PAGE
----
Labour has engaged young voters. But what about young disabled people? : Guardian.

Having a disability means you feel even more excluded from economics and politics than other young people do. We need to be part of the conversation.

One of the greatest transformations to come out of this election is the focus on young voters. After years of being derided by politicians and the media, young people are finally being spoken about as a demographic of whom to take notice. But what stands out is that young people with disabilities aren’t even getting a mention.

This is particularly depressing considering how bleak the future looks for many young disabled people in Britain. That isn’t melodramatic, it is the reality of growing up disabled at a time of unprecedented cuts to disability support and services. Stacked on top of the issues facing young people generally – unstable work, student debt, rising rents – young disabled adults are having to deal with their own distinct problems, born from an era that seems happy to simultaneously sacrifice the young and disabled.

 

Take housing. While many young people are shut out of the housing market by outlandish deposits, dwindling social housing stock and cut housing benefits, if you’re disabled, even physically getting into a property is often impossible. As a wheelchair user, I’ve never felt more disabled than when I’m looking at housing “options”: a mortgage that a bank won’t give me because, like a lot of my generation, I work freelance; almost nonexistent accessible social housing; or private renting which, on top of extortionate rents, landlords won’t agree to adapt.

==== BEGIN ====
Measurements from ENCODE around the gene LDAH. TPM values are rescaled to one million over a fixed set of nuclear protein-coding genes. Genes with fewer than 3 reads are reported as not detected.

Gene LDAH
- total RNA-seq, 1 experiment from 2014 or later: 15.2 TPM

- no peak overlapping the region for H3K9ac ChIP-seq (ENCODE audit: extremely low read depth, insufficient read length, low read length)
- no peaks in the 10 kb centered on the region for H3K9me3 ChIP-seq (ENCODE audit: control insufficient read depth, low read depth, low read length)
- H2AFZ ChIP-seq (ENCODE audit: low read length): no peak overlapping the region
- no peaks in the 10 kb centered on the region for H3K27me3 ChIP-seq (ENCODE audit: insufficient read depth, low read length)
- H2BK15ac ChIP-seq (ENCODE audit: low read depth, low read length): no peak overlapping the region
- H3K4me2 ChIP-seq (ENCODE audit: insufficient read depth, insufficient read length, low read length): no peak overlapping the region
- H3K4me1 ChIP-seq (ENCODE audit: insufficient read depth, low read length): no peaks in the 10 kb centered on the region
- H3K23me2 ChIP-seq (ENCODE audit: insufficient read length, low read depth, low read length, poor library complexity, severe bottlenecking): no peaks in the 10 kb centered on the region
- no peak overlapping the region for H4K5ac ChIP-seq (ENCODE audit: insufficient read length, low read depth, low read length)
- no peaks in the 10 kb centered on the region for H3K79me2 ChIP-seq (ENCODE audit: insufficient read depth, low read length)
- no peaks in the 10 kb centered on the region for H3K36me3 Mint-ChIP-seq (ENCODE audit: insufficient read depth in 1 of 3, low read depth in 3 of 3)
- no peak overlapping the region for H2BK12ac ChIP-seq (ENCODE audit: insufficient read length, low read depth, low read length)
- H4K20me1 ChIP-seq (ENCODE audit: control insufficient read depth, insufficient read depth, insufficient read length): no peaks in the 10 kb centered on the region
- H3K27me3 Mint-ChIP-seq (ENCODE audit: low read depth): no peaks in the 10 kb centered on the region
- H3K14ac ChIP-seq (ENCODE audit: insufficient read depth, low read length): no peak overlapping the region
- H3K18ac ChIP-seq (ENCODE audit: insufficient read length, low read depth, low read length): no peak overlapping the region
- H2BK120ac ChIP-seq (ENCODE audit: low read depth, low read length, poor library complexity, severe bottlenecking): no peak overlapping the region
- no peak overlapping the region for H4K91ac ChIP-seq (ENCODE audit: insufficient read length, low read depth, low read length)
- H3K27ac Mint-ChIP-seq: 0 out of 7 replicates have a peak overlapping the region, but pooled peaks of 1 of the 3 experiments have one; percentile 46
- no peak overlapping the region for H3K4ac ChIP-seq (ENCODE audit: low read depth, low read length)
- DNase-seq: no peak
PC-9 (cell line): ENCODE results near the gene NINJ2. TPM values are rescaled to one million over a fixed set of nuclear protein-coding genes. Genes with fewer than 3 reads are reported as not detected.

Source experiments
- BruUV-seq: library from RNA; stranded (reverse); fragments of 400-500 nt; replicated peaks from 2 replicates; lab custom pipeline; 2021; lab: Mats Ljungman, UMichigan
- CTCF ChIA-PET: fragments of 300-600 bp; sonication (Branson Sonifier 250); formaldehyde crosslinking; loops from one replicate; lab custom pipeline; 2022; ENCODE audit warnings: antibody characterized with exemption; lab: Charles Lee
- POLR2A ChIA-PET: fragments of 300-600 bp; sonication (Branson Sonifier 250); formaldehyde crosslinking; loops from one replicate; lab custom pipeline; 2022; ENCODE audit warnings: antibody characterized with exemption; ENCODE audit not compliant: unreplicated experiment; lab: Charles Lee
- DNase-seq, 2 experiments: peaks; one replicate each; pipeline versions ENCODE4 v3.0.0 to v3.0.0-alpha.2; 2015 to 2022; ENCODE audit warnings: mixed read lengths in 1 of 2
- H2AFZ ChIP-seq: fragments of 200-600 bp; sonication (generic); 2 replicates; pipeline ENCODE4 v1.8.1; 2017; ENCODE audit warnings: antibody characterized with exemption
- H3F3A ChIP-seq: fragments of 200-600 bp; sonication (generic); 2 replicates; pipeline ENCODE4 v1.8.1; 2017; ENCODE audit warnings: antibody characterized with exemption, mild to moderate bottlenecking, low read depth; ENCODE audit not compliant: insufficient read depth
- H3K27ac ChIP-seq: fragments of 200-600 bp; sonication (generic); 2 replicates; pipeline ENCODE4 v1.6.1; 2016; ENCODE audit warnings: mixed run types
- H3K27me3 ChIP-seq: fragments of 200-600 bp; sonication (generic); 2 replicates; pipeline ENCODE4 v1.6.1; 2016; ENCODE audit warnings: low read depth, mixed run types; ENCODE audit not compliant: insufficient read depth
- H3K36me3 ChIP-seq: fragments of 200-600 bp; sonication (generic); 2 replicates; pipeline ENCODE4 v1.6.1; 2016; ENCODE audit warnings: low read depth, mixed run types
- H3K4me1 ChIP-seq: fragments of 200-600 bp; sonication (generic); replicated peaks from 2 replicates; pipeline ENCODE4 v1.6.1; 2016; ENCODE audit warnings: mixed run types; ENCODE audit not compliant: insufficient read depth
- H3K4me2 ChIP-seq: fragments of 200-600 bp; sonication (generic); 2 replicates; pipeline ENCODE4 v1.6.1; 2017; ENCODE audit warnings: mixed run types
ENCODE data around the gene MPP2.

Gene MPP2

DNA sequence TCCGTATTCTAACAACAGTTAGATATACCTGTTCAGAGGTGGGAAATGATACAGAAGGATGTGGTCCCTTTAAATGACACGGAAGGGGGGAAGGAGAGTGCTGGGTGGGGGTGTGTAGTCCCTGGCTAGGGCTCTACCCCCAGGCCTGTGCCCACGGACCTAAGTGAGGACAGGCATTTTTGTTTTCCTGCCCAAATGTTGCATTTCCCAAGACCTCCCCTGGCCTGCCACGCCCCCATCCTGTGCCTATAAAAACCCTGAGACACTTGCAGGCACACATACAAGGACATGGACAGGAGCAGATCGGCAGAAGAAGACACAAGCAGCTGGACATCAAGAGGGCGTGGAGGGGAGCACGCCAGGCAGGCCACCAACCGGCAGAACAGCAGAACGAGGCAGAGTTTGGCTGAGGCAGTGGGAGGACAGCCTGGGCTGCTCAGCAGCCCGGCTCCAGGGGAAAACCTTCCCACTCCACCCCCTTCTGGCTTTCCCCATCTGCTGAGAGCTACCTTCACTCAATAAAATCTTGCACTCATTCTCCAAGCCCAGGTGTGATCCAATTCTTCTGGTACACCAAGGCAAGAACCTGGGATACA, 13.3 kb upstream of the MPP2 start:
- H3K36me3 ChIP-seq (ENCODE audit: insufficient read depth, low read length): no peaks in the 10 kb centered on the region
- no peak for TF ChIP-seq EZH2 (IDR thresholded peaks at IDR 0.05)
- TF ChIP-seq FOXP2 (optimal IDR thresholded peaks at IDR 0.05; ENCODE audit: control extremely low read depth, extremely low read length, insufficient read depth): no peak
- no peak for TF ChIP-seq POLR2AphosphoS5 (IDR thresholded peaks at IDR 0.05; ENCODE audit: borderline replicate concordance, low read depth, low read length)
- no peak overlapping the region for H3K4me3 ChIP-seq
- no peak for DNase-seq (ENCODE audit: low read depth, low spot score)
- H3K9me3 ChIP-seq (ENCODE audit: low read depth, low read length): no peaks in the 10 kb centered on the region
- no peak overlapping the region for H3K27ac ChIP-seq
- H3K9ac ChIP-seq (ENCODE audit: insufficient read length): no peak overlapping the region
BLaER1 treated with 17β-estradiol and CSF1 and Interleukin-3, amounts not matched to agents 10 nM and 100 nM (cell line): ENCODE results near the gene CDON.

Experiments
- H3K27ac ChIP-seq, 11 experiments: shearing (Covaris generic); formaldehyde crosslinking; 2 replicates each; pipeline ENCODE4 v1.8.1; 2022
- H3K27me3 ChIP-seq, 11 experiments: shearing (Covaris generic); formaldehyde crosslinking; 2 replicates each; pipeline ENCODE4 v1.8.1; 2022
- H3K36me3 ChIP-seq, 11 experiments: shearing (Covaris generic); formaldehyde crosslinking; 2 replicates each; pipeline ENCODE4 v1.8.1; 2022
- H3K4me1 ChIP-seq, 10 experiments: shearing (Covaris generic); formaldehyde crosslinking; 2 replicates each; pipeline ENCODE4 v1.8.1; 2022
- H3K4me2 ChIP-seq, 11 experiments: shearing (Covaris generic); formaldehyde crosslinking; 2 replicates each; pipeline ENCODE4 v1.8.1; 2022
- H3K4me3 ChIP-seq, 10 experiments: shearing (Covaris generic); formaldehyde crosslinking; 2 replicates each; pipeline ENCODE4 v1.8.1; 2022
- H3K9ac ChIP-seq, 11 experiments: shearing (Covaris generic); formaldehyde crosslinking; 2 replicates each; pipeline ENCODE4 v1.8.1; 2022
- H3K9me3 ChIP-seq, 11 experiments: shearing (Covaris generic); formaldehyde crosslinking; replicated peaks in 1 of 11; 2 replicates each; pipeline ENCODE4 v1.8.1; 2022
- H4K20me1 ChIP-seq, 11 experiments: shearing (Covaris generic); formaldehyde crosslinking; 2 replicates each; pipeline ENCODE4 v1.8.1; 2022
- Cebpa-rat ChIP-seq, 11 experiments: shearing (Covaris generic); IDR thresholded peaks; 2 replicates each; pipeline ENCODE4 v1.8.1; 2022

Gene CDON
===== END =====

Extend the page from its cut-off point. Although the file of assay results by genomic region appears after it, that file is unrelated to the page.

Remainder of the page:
I’m lucky I can live with my parents while I try to work out what to do, but like anyone who’s hit 30, this isn’t exactly a long-term solution. The cultural attitude that a disabled young person is somehow different to others of their age is half the battle: the belief that it doesn’t really matter if disabled people have to live in their childhood bedrooms into their 40s because, unlike “normal” people, disabled people don’t want careers, partners, or kids. The impact on young disabled people is all around us. I’ve spoken to 20 year-olds being housed by their council in old people’s homes because there’s no other accessible property in the area. Others who fear being housed in institutions as, with cuts to social care combining with housing shortages, it’s cheaper for local authorities to dump multiple disabled people in one place.

This is horrific at any age, but when you’re a young adult it’s like seeing your life get cut off from you before it’s even started.

Read More : The Guardian.

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